Rita McBride’s work explores the production of public space and the reception of culture through sculptures that recreate familiar elements from our immediate environment. McBride sometimes dramatizes objects related to architecture and design, often through the use of unusual materials and unexpected dimensions. As such, she examines acquired notions of form, function, and material in relation to a vocabulary that challenges the myths of progress induced by modern ideology.

In her pieces, industrialization, mass production processes, and the laws of efficiency are brought up against the role of handmade artifacts and the sphere of the dysfunctional. McBride thus pushes the boundaries and the qualities of the white cube, a spatial modality that is often considered indispensable for the neutrality required to exhibit artworks. Once they have been inserted into these apparently passive environments, McBride’s works question the allocation of functions that define and differentiate the museum, domestic space and the urban sphere. —Museu d’Art Contemporani de Barcelona

Rita McBride was born in Des Moines in 1960 and lives in Düsseldorf and Los Alamos, California. She received a BA from Bard College, Annandale-on-Hudson, New York, and an MFA from the California Institute of the Arts, Valencia. In 1988, she began exploring architectural and sculptural form in works ranging from small-scale objects to public commissions. Her major public commissions include Mae West, Munich (2011); Bells and Whistles, the New School, New York (2014); and Obelisk of Tutankhamun, Cologne (2017). Major presentations include Rita McBride: Public Tilt, Museum of Contemporary Art San Diego (2014–15); Rita McBride: Gesellschaft, Kestner Gesellschaft, Hannover, Germany, and Kunsthalle Düsseldorf (2015–16); Rita McBride: Explorer, Wiels, Brussels (2017–18); Particulates, Dia Chelsea, New York (2017–18); National Chain 2020/Social Practices (in collaboration with Alexandra Waierstall and Fontys Dance Academy), Museum De Pont, Tilburg (2021). In 2001, she initiated a series of genre-bending publications that often use anonymous, collective writing structures. In 2018, she also initiated Particulates, an anthology of science fiction, edited by Nalo Hopkinson, that accompanied her exhibition Particulates at Dia Chelsea.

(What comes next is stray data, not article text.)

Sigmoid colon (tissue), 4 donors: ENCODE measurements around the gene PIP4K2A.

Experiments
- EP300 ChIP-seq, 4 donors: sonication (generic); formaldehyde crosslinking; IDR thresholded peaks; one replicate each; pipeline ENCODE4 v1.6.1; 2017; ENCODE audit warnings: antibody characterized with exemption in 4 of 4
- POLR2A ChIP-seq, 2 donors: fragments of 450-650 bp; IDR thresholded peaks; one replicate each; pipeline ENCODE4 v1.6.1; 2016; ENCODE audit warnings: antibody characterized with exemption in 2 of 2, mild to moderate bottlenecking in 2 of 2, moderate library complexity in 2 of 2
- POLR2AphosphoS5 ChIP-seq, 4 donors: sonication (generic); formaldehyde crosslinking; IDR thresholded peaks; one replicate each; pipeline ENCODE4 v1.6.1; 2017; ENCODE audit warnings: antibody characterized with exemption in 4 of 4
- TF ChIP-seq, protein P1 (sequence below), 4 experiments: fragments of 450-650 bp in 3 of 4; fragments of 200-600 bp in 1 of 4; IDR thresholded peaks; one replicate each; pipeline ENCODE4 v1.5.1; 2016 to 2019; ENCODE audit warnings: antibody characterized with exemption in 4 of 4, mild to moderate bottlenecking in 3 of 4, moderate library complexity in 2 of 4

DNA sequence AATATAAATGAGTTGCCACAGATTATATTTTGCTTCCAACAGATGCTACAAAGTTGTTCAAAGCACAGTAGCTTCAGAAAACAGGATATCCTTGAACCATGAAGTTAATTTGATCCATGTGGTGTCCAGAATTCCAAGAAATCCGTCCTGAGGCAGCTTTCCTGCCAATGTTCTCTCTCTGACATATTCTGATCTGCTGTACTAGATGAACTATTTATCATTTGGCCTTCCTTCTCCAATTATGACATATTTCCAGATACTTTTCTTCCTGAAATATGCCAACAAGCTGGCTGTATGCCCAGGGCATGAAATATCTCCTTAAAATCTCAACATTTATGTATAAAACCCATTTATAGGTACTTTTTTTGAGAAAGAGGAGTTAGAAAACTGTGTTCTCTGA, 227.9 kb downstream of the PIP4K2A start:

Currently her presentations Rita McBride: Particulates, Hammer Museum, Los Angeles and Rita McBride: Arena Momentum, Dia Beacon, Beacon are on view. 

Zoë Gray is Director of Exhibitions at Bozar, Brussels. Before she worked at WIELS, Brussels and Melly (fkawdw), among others.